This iteration of
features the large-scale drawing by Emma Kay (England, born 1961). Kay made this work by drawing a map of the world from memory, including place names.
Below is the featured commentary by University of Washington faculty that accompanies the installation.
Losing and Finding Yourself in a Map
-Luke Bergmann, Assistant Professor, Department of Geography
When you look at
, what do you see? Do you see a world as a whole? Or do you look for familiar details? Do you focus on where the elements are dense? Or do you focus on expanses where the labels are fewer and the territories hazily monotonous? Do you ponder the careful fixity of certain lines—even as state borders change and as arctic ice retreats and advances? Do you wonder what year this is? Is this a map of a single year?
Did you find a mistake, and then search for others? Do you see countries labeled incorrectly? Regions marked as dots? Boundaries that you were sure are not national borders were drawn to be so? Huge islands somehow lost in the ocean? Territories brought into contact, sharing unexpected land borders?
Do you see memory and its failures? Do you see perspective and its judgments? Do you yearn to learn about the artist's purpose and process? Do you compare this map to one in your memory? Do you wish for a map to be a faithful reflection of the world? Or do you wonder to what relationships the map is faithful? When you look at
, can you see yourself through your own questions?
-Susan Joslyn, Assistant Professor, Department of Psychology
As this piece illustrates, the strength of human memory is not in retaining a literal representation of what we encounter but rather its "gist." Our memories—informed by prior knowledge and experience—summarize, emphasizing the aspects that are important to us and ignoring those that are not. The artist's memory for globes and maps is clearly augmented here by her memory for specific experiences in particular locations. Notice the detail in her native Great Britain and places she has probably visited such as Los Angeles and the Caribbean. Other locations, however, are barren of detail and subject to serious distortions (notice the distance between San Diego and Los Angeles). You can also see the influence of generic knowledge in this piece. Notice the jagged coastlines throughout. The artist knows that coastlines are rarely smooth although it is unlikely that specific memory informs the majority of dips and points. It is likely the prototypical coastline that is being remembered, just as we "remember" that we had breakfast on a particular date last year, simply because we usually do. This is clearly an amazing feat of memory, but not more amazing than vast and varied memories that serve each one of us in our daily lives.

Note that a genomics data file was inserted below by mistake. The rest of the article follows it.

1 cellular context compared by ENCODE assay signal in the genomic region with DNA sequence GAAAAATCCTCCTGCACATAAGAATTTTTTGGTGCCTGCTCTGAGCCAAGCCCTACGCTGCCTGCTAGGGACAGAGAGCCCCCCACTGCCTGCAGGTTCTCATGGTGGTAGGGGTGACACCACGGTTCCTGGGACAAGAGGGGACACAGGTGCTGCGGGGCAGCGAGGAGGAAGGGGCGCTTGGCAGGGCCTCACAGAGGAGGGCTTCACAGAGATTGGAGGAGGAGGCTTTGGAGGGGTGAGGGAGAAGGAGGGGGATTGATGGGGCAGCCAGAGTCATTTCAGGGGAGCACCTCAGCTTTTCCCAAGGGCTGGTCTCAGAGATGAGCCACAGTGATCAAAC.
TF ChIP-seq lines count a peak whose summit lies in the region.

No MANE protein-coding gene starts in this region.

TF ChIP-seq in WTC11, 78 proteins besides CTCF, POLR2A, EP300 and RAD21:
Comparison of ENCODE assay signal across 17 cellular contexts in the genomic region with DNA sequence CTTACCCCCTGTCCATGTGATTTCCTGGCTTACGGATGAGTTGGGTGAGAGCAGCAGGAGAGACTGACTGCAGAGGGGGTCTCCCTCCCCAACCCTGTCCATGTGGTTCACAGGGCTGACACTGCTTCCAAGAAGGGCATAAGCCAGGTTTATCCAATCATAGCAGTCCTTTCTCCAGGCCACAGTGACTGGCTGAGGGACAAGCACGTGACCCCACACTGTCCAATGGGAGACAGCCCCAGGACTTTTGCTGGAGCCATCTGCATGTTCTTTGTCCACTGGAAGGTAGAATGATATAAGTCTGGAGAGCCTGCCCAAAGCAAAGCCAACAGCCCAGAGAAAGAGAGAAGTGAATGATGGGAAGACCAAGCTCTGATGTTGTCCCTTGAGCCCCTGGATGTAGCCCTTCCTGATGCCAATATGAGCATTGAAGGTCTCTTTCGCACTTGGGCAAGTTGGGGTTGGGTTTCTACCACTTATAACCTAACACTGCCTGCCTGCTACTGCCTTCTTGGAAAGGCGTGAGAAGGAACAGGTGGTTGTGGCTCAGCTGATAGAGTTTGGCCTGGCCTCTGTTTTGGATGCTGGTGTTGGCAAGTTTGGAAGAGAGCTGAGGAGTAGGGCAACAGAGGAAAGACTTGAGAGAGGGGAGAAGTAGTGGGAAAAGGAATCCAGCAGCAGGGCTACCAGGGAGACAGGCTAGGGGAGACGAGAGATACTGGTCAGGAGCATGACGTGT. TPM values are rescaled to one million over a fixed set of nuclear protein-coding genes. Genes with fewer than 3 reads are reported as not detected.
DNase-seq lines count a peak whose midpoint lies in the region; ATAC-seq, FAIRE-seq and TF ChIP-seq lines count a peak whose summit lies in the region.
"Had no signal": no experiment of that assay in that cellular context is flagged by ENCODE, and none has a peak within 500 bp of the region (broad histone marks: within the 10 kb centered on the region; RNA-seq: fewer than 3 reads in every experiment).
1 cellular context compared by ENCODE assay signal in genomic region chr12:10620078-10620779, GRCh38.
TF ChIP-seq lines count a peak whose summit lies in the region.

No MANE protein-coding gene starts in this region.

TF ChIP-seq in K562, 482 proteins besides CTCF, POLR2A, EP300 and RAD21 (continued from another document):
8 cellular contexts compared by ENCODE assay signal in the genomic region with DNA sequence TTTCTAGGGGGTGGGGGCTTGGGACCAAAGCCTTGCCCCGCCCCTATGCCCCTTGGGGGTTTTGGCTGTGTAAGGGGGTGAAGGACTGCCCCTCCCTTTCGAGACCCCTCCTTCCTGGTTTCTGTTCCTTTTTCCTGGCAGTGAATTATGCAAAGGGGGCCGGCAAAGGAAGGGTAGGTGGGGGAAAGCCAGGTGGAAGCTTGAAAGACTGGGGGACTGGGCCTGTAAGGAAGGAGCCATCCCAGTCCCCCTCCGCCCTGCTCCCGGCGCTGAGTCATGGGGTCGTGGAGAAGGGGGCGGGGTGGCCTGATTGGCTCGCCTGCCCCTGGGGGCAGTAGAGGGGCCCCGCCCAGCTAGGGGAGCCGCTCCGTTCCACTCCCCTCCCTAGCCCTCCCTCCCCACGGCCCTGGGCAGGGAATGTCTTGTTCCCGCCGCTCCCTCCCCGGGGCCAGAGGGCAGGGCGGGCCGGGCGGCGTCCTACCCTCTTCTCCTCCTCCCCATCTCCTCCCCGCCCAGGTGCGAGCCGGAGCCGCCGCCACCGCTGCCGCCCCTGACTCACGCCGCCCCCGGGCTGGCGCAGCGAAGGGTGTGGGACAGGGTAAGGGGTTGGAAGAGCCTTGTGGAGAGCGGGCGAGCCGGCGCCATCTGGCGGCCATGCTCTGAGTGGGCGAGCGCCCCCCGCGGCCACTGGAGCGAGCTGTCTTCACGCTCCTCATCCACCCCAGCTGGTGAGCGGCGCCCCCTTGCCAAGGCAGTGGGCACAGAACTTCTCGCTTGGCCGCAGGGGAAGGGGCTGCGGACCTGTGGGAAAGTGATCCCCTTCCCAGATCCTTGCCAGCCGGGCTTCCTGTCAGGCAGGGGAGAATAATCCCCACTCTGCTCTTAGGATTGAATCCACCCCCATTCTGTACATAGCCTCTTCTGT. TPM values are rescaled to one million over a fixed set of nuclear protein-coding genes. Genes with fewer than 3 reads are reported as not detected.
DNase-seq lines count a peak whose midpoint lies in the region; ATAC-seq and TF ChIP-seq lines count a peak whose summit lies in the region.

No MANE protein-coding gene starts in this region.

The Making of Memory
-Deborah McCutchen, Professor of Learning Sciences and Human Development, College of Education
Intentional or not, Emma Kay's
provides a vivid illustration that human memory is not an exact representation of experience. Rather, research in psychology and education reveals that memories are reconstructions of experiences, which themselves derive from individual perspectives. Note, for example, the detail Kay provides in the depiction of the United Kingdom, where she was born, as well as the exaggerated size of the neighboring European continent. Compare those representations with the relatively barren and distorted sketch of the Americas, lacking even such prominent features as the Great Lakes and the Central American isthmus. Many of us might share a similar distorted memory of "home," revealed when we return to a house from our childhood only to find it much smaller than we recall.
Such construction and reconstruction of memories are, in fact, the essence of human learning. Useful, productive knowledge is not a collection of isolated facts or experiences (regardless of their "accuracy"). Productive learning reflects an integration of new with existing knowledge; such is the stuff of insight and innovation. In this piece, Kay reminds us that memories are what we make them, as well as what we make of them.